Much like Lord’s Piece a few miles further west this is one of those strange little heathlands that doesn’t quite fit in with the rest of the Sussex landscape, more New Forest with gorse, heather and pines, than rolling open downland. There were once probably large tracts of land similar to this dotted all along the bottom of the escarpment north of the South Downs, but gradually with the expansion of villages and agricultural clearance these spaces are now surrounded by the houses of the well-to-do, oblivious of what’s really on their doorstep.
Sullington Warren is not big by any means, probably less than a ¼ of a square mile, but the minute you enter it you have the feeling that it’s an ancient landscape. There are nine, possibly ten barrows in the vicinity, but it’s really quite difficult to make any of them out as they’re all hopelessly overgrown. There is one linear group of three, which is reasonably easy to see, and the rest are scattered randomly. Also you can’t quite work out whether they’re small barrows on top of ‘small hills’ or if the ‘small hills’ are in fact huge barrows! Intriguing. The other thing of note is a small cross dyke/boundary marker which runs roughly east-west and stands out quite well, but having looked at the site on Magic this isn’t shown so could actually be relatively modern.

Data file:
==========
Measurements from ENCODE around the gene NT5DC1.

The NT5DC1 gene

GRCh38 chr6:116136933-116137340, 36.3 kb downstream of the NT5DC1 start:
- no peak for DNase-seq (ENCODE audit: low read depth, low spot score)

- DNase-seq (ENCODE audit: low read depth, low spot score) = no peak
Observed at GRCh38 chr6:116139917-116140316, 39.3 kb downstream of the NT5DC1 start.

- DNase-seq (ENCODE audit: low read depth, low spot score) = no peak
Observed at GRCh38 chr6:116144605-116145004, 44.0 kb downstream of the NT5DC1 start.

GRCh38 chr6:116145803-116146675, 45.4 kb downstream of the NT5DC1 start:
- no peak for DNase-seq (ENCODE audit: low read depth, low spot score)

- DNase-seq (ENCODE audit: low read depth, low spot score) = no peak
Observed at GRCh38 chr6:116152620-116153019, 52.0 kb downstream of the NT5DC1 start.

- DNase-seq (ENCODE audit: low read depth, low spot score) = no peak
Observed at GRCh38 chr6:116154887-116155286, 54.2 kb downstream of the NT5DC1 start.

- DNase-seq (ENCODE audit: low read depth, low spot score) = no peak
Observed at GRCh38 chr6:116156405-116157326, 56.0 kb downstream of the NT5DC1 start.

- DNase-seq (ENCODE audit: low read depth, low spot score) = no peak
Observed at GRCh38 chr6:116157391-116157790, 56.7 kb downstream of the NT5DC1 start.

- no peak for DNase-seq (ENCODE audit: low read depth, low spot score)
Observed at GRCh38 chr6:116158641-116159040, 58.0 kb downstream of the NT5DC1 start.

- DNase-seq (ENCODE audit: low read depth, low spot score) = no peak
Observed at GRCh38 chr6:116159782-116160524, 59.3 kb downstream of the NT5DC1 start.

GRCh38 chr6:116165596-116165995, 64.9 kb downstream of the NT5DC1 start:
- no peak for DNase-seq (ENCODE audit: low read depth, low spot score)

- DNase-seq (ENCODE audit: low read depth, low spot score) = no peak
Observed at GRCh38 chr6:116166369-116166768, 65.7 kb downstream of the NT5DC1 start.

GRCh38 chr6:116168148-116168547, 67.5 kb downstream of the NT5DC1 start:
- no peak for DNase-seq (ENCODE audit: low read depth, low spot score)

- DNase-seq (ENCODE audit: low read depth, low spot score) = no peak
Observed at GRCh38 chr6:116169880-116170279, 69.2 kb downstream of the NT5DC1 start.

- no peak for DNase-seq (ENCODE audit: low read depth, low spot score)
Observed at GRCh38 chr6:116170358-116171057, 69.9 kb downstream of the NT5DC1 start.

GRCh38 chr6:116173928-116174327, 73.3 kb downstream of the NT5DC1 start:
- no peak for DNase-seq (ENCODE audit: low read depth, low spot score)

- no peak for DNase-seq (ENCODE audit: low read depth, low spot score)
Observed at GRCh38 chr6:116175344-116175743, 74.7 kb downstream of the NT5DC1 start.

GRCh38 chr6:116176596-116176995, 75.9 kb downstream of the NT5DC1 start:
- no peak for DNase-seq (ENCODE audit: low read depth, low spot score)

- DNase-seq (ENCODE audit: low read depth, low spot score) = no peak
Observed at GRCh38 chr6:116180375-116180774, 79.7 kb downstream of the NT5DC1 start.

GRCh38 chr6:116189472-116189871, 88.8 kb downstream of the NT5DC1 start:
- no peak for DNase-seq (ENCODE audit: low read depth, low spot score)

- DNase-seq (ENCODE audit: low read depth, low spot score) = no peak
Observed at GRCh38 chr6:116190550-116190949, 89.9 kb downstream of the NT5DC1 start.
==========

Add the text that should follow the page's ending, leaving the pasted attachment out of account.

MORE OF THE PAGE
A word of warning! There is a car parking space in Water Lane to the east of the site, but I made the mistake of parking in Heather Lane, which apparently is private and there was a snidey little note on my windscreen when I got back saying that my number plate had been noted by the local Neighbourhood Watch. Goodness, I’m quaking! Otherwise a nice place to wander.